There is an old saying about how journalists are never wrong—they are just early. It can explain almost any wrong call, as almost anything might come true, eventually.
Cut to late 2005: I am the managing editor of Forbes magazine, and one day in my office in the fabulous, since-sold Forbes headquarters building on Fifth Avenue in Lower Manhattan, I ask an intrepid, way-too-smart medical writer to look into an idea that struck me out of nowhere: what about “junk DNA”?
A few years earlier, scientists had decoded the human genome for the first time, a miraculous feat that consumed massive computing power, millions of dollars, brilliant minds and years of research. Today you can accomplish it by sending in a saliva sample to 23andMe.com for $99, an epic scientific breakthrough reduced to a stocking stuffer.
At the time, the stars of the genome were the 25,000 or so active genes—but that comprised less than 2% of the 3 billion base pairs of DNA that make up the human genome. The rest of it was deemed junk DNA or “dark” DNA, also known as RNA, and I wondered what secrets it might hold. Forbes published the resulting story in December 2005, Treasures in the Trash, and it was fascinating:
“Treasures in the Trash,” the headline promised. Deck: “What genetic researchers used to call junk DNA may conceal the most important medical secrets of all.”
Body: “Researchers are now finding this junk DNA, overlooked for decades by geneticists, may actually hold an enormous and previously unimagined command-and-control apparatus that regulates what our 25,000 genes do and how the body is assembled. Junk DNA, when it goes wrong, may be a culprit in major killers ranging from cancer to diabetes to infectious disease. That insight could unearth hundreds of new targets for experimental drugs that had previously been aimed only at working genes.”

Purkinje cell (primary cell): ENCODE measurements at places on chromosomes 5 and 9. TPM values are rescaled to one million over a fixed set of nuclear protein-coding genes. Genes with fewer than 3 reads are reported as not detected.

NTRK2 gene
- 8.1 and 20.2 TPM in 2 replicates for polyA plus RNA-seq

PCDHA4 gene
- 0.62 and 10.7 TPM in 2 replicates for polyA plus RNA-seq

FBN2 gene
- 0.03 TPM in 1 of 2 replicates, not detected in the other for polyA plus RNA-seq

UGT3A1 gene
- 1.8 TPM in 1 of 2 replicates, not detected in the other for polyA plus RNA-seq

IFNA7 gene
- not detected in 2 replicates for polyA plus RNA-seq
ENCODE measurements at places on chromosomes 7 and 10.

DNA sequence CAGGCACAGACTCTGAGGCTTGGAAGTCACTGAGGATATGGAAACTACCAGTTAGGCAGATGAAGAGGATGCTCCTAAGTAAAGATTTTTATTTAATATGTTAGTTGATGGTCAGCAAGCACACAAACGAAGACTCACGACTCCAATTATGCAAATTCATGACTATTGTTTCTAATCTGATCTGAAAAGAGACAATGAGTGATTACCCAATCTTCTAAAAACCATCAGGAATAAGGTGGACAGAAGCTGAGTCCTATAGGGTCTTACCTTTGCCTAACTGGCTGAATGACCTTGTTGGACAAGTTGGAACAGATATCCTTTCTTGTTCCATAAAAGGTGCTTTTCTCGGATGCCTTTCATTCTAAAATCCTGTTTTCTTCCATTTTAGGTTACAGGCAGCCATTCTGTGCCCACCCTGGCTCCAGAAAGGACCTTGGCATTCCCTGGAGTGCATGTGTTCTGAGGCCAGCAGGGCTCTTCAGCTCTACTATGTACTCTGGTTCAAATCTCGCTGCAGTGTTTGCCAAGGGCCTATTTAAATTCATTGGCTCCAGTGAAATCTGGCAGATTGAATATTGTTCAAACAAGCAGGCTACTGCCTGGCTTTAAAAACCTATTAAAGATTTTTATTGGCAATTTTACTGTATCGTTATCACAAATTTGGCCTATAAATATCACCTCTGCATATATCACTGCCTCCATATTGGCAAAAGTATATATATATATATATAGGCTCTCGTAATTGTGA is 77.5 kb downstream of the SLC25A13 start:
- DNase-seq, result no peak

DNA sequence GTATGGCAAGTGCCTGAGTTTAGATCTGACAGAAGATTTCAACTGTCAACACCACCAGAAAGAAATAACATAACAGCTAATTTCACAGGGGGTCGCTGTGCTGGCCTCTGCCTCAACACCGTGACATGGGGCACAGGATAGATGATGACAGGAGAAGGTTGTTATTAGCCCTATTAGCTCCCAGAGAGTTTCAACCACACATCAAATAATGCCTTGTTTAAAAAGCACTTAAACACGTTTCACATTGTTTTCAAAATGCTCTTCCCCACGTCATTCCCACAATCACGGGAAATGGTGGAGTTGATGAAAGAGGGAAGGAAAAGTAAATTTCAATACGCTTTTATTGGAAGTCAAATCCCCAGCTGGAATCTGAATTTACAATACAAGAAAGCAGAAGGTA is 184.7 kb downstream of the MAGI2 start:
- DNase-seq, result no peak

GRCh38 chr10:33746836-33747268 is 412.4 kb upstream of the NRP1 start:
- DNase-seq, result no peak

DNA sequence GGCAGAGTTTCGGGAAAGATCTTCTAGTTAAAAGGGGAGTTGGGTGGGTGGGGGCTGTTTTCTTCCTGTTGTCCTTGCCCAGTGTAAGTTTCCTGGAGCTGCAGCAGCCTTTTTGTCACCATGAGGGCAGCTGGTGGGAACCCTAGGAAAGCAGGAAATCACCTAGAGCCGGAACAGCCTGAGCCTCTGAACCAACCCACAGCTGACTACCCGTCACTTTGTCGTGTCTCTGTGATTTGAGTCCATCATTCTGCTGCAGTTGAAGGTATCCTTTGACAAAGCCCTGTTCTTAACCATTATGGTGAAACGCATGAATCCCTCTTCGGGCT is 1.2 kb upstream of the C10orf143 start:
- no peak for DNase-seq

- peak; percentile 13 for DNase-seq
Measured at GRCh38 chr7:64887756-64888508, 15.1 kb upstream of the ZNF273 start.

Great piece, by two writers who are among the best in the business: Matthew Herper and Robert Langreth. They go on to quote an MIT Nobel Laureate, Phillip Sharp, co-founder of a pioneering startup awkwardly named Alnylam, which set out to invent RNA-based drugs to treat Parkinson’s, cystic fibrosis and spinal injury.
Now cut to today: Thirteen years later, in the span of three U.S. Presidents, the advent of the iPhone and the rise of gene therapy, only this year has publicly held Alnylam (ALNY) come out with its first product. Great science is hard. A bigger problem: Alnylam’s debut drug is under the taint of allegations of patent infringement.
The company’s accuser, Silence Therapeutics of the UK and Germany, has filed legal challenges on three separate fronts. If Silence succeeds in even one of these theaters, it could lead to the withdrawal of the new drug from all European markets. That might spill over into the U.S., where the U.S. Patent and Trademark Office and the Food and Drug Administration could take note.
These are risks a plucky former startup like Alnylam should avoid. Now with a market cap of $7.5 billion on the Nasdaq, Alnylam already has seen its stock go down 44% since early this year. The stock could take a kick to the private parts if this patent scrap goes the wrong way for this company.